Should an offeror go bankrupt, the depository or custodian with the regulator could try to find a replacement manager.
'Failing that, the fund could be liquidated and the proceeds from the sale of assets be distributed back to unitholders according to their respective ownership,' he says.
Q: What about the failure of a swap counterparty? Under UCITS III, losses arising from a single counterparty are limited to 10 per cent, but is this a guarantee? (UCITS III is the funds registration regime in Europe that serves as a funds marketing passport. Many unit trusts and ETFs here are UCITS III funds.)
Jane Leung, iShares Asia-Pacific senior director of product, says that, theoretically, the value of the fund will be reduced by the value of the swap issued by a counterparty that has defaulted, less any collateral value.
'It is important to choose an ETF manager who has a strong heritage of performing fiduciary duties and actively monitors counterparty exposure. Investors should also take note of the quality of collateral used to back the ETF.'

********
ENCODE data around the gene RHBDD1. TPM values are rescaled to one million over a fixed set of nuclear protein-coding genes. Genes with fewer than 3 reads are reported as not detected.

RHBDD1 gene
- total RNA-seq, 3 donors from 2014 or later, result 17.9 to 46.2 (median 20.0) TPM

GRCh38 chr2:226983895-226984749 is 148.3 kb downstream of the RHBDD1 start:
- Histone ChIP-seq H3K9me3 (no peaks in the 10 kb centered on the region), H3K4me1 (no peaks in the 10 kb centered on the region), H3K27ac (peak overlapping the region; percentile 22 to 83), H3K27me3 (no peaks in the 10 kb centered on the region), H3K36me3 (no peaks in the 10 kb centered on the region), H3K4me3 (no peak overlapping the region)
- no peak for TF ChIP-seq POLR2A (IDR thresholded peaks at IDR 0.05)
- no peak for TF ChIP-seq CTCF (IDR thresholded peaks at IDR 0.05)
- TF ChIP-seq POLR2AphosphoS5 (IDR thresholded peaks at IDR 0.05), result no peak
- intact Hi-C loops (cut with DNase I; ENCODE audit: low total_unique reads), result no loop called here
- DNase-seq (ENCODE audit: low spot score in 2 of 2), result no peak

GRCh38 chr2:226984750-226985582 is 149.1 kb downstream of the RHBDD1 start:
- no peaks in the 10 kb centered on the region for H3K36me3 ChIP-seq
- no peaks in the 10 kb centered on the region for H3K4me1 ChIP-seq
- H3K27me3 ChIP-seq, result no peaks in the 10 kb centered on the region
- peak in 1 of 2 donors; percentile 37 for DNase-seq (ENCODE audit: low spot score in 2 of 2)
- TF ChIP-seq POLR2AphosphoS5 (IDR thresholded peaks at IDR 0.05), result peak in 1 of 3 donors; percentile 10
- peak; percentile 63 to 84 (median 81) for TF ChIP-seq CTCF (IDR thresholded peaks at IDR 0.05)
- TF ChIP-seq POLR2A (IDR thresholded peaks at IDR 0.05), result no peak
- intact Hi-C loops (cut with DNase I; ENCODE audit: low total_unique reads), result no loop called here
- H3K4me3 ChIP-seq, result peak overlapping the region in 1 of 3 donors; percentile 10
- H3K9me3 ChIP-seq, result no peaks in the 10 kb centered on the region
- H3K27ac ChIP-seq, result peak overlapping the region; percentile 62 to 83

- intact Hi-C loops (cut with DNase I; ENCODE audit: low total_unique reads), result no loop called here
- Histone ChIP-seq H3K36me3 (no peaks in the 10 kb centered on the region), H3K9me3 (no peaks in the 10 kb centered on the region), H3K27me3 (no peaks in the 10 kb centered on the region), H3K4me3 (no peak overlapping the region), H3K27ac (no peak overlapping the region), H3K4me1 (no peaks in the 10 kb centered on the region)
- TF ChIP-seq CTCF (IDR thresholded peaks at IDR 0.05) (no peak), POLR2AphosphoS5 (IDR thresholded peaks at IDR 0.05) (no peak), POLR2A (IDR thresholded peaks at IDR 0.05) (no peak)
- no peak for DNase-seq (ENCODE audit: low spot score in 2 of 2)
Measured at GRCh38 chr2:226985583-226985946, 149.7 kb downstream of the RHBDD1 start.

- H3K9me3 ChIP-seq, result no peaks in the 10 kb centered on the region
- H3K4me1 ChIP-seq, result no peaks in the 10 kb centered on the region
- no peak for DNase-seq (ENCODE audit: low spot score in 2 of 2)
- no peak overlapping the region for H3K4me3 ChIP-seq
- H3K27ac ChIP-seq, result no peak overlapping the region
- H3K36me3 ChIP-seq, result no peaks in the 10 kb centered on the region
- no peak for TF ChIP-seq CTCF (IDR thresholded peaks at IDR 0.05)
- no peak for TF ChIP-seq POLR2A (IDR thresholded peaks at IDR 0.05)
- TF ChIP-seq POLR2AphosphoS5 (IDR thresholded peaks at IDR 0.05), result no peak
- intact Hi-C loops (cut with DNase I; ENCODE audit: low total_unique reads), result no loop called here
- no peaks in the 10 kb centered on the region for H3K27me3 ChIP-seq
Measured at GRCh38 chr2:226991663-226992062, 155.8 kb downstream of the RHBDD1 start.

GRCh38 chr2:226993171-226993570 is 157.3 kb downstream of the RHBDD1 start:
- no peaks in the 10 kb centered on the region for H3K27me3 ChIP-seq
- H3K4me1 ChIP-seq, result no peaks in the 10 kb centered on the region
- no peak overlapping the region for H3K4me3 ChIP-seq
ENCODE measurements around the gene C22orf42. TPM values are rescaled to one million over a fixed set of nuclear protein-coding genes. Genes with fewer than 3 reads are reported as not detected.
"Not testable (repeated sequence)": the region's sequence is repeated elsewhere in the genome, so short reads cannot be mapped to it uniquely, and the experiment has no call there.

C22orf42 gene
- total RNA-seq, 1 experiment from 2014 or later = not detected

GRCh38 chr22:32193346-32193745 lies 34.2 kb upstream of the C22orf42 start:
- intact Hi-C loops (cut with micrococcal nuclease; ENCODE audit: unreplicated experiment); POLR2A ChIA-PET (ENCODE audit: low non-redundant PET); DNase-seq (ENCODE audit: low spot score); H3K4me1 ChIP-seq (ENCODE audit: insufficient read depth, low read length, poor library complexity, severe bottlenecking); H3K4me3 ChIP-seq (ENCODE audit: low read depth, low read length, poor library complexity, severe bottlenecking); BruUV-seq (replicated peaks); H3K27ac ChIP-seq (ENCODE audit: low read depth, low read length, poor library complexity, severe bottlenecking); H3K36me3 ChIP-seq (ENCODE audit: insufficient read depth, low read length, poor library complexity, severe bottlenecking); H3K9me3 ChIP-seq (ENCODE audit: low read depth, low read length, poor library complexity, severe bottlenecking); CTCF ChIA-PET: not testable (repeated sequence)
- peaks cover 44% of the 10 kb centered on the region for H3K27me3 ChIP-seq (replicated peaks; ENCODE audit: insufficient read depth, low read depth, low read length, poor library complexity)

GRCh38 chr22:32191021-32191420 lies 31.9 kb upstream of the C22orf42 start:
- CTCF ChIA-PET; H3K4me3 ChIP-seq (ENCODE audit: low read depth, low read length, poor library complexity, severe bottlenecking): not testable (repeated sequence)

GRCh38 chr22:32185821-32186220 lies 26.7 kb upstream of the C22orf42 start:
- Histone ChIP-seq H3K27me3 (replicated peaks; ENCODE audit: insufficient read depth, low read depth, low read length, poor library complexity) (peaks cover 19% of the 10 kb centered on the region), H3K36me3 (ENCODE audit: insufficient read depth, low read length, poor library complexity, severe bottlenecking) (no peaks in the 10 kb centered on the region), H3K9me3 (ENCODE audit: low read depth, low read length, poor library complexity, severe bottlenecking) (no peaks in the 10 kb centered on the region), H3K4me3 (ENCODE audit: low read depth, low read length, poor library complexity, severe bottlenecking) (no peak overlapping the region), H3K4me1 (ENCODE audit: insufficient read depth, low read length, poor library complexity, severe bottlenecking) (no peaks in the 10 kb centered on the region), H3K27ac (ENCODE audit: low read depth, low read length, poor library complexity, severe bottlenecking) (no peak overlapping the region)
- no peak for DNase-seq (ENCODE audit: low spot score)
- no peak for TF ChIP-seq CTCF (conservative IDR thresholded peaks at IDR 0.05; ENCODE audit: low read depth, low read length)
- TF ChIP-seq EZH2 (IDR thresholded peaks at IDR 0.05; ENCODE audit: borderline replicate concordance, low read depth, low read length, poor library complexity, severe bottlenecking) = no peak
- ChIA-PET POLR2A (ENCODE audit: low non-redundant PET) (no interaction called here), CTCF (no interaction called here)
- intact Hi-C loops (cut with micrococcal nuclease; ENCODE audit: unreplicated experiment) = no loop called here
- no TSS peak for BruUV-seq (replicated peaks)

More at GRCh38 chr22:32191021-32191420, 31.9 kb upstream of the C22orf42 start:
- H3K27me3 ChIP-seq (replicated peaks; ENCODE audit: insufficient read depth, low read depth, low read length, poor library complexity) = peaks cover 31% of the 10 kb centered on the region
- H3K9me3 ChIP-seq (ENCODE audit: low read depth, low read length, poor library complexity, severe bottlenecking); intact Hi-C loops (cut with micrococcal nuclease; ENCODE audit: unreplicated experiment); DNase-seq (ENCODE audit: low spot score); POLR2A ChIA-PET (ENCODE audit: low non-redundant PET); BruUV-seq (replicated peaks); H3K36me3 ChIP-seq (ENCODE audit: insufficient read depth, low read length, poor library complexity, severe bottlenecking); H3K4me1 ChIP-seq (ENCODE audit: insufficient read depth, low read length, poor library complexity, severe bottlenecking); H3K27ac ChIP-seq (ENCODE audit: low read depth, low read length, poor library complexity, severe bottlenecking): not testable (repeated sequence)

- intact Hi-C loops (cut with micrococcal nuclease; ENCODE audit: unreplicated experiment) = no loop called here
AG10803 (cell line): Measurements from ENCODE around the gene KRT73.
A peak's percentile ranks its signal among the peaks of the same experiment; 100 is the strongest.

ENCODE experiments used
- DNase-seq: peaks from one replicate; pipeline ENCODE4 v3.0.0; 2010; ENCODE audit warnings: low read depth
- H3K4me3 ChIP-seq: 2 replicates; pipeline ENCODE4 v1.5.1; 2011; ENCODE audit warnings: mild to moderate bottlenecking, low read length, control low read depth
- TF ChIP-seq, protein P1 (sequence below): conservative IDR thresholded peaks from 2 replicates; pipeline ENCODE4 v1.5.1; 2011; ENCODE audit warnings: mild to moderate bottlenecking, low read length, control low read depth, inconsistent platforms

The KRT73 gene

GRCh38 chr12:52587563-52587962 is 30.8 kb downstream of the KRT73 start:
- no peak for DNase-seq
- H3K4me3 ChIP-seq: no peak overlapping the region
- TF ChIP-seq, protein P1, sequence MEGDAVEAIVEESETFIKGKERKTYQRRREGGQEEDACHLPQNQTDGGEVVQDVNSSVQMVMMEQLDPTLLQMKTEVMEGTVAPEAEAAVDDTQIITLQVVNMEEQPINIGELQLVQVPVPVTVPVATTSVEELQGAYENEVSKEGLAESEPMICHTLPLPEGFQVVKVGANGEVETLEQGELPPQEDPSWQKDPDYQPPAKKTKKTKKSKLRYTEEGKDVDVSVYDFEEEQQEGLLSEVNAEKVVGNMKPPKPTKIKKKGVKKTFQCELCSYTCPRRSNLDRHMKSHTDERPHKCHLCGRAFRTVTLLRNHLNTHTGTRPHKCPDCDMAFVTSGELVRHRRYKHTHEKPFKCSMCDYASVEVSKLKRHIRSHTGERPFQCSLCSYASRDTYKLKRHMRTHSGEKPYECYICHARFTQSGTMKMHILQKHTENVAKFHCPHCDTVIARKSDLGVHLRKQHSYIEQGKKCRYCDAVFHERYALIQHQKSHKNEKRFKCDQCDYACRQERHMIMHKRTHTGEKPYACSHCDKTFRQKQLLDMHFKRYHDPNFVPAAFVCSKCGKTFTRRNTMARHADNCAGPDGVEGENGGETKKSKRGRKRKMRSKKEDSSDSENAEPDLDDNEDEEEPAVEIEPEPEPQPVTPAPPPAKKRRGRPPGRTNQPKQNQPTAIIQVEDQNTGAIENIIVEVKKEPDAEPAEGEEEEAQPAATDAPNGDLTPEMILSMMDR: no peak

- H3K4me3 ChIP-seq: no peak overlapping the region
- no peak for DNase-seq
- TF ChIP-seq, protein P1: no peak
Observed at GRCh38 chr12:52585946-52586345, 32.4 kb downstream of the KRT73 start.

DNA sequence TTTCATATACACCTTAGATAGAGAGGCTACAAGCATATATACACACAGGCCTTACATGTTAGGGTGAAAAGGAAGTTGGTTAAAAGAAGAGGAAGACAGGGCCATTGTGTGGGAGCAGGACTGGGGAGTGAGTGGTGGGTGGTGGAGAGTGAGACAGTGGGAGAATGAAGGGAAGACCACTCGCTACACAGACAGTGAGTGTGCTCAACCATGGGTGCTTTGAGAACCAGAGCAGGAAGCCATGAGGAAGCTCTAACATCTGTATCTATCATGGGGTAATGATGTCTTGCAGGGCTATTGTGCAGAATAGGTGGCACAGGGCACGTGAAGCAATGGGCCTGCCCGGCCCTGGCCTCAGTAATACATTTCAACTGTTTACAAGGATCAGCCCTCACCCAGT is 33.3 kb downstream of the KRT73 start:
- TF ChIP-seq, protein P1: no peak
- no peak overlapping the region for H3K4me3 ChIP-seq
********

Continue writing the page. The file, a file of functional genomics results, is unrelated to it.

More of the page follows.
SG's Mr Ho says that a counterparty that defaults or goes bankrupt could wipe out the value of the swap. 'So the actual loss to the fund will depend on the weight of the swap at the time of the failure.'
UCITS III limits the exposure to a swap provider by up to 10 per cent, which is a plus for investors. But there are other factors that come into play in terms of the actual value investors can realise.
DB xtrackers director Marco Montanari says that the limit of 10 per cent is applied on a 'continuous' basis and means that the net asset value can drop by up to 10 per cent due to a counterparty default.
'However, it should be noted that the fund value will then depend as well on the value of the assets and collateral held by the fund upon liquidation.'
The board of directors of the fund company could step in to try to find a replacement swap counterparty, although there is no obligation to do so, he says. In the absence of a replacement, the fund could be liquidated.
Q: What sorts of securities do your ETFs hold? Are these disclosed to investors and are they related to the index the ETF tracks?
Mr Ho says that as the ETF receives the benchmark performance through the swap, and the stock basket's performance is given away, no performance issue arises from the stock basket.